ard2.jpg
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jimbo
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Re: Homemade On board telemetry System

Post by jimbo »

Cost so far is about 3 quid for each ardunio 1 quid for the transmitter and 1.62 quid for the display, a few bits of cables and leads.

Sorry links not working, grr
FrankS
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Re: Homemade On board telemetry System

Post by FrankS »

Jimbo, I used the Wireless Co-pilot 433 mhz Vario and Current sensor with both Spektrum and Multiplex 2.4 systems and there was no interference with the 2.4 systems, so i don't think you'll have any issues in that respect.

The WCP current sensor worked well in the models I used it in, the vario was a bit more hit and miss in a glider as the range was much less than the Multiplex M Link telemetry systems.

BTW have you seen the Opensensor forum, I've built their Vario (bariometric sensor and ardunio) to go with my M Link stuff, but for somebody clever than me it could be adapted to work with a 433 mhz transmitter i'm sure.
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jimbo
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Re: Homemade On board telemetry System

Post by jimbo »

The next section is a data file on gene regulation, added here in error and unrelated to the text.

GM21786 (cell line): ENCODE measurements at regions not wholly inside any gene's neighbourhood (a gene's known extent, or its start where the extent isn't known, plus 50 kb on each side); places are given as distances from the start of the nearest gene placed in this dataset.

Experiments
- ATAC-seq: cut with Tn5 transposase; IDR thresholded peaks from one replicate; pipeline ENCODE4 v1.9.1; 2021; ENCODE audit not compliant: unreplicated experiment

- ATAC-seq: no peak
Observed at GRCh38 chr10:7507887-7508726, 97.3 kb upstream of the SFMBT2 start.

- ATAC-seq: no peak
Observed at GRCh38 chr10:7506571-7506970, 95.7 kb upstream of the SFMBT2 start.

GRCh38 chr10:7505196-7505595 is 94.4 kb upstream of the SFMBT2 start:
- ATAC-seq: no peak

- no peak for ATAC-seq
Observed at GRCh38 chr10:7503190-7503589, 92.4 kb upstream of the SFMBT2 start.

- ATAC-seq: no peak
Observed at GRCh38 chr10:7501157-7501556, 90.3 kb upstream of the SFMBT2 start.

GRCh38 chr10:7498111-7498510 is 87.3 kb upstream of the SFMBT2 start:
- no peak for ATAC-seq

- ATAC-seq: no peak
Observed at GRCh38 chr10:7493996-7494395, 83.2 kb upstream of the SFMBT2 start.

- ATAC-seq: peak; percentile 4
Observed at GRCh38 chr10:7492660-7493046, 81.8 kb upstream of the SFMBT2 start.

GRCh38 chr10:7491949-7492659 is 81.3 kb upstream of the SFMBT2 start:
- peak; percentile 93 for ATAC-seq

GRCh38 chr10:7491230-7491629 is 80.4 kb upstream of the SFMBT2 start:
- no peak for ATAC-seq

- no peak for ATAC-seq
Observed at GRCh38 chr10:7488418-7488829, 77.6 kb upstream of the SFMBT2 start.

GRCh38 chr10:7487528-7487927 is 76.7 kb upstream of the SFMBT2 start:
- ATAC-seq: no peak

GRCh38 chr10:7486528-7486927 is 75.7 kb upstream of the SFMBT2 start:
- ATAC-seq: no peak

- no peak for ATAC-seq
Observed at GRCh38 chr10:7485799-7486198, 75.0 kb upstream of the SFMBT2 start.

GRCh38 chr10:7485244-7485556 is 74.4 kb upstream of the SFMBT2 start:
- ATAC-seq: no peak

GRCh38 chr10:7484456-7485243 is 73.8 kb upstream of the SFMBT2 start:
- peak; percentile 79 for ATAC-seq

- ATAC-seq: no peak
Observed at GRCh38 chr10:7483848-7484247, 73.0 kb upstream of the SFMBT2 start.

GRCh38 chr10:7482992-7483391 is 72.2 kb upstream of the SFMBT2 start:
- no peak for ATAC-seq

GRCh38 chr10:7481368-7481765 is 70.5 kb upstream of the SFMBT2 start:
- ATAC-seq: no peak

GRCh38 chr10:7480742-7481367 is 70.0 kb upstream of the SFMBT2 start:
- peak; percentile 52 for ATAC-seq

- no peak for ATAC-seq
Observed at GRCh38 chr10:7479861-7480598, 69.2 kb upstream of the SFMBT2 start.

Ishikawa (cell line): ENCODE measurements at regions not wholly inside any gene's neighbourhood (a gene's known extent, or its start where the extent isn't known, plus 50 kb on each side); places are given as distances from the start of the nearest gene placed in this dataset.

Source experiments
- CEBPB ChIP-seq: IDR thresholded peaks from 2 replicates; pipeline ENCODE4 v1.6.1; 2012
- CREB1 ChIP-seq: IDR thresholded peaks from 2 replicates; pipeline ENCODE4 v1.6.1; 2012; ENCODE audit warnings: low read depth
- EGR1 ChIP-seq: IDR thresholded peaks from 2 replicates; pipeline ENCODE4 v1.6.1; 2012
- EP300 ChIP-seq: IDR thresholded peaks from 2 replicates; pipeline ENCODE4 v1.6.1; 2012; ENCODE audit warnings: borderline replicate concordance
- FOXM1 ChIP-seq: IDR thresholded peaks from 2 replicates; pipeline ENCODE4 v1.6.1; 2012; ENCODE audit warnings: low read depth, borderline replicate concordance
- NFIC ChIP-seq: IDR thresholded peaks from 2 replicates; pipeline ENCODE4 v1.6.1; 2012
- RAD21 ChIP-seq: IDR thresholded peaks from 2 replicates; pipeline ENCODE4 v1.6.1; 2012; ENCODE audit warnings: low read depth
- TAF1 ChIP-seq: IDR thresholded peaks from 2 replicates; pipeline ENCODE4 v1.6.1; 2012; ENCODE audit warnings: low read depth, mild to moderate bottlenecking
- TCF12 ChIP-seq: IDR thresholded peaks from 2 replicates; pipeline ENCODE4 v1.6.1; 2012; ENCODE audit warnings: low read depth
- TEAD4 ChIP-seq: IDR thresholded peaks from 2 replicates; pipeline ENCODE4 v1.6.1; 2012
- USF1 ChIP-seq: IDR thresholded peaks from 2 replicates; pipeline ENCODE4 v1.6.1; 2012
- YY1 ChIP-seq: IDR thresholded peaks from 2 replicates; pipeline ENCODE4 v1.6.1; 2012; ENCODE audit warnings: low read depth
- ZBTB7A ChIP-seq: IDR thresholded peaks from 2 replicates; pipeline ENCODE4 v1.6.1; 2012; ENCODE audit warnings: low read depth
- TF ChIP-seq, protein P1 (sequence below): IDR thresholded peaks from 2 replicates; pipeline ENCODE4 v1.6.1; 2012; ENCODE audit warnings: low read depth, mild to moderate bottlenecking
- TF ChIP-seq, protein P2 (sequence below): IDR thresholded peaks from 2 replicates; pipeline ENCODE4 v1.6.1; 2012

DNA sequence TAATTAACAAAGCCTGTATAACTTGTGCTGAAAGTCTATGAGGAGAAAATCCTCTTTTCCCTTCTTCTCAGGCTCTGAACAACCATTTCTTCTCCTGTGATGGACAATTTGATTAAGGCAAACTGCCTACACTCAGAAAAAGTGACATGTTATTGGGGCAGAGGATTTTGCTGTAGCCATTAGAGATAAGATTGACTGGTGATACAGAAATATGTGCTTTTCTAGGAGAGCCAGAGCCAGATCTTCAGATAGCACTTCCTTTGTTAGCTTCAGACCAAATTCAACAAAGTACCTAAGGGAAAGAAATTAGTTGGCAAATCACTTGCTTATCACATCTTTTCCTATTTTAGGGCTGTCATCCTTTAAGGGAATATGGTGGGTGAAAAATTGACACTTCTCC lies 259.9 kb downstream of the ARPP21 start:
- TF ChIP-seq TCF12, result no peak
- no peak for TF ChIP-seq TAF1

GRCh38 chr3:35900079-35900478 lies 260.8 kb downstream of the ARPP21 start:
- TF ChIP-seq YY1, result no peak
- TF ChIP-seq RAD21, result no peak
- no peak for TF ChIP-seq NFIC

Franks, good to hear no interference. Im abit worried about the range as the transmitters according to the internet are a bit limited to a few hundred metres. Im not sure how good it will be if at all. If it runs out of range at 20ft, there are more expensive transmitters available.
No ive not looked at anything online, just googled for a few bit on the arduino so far.
Im sure if i can prove the concept, there is a bucket load i can do once i get a gps on board, this looks pretty straightforward too. I have a ram card to which it can write the gps co ordinates rather than transmit and analyse later to google maps if i desire.
Next task will be to read the speed and height somewhere, perhaps from the gps or some air sensor of some sort, more research required.
Once i start transmitting more data, i will need to write some sort of protocol (yawn), i can put the code up so far if anyone is interested (its arduino C).
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Peter Balcombe
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Re: Homemade On board telemetry System

Post by Peter Balcombe »

Jimbo,
I looks as if most of the low end 433MHz links are intended for very short range remote switching (e.g. Garage doors etc.) but you can get modules that will work up to 300m or above if you look around.
Robotshop.com have a 2km link pair, but these appear to be very low data rate types (again primarily intendedy for simple on/off control).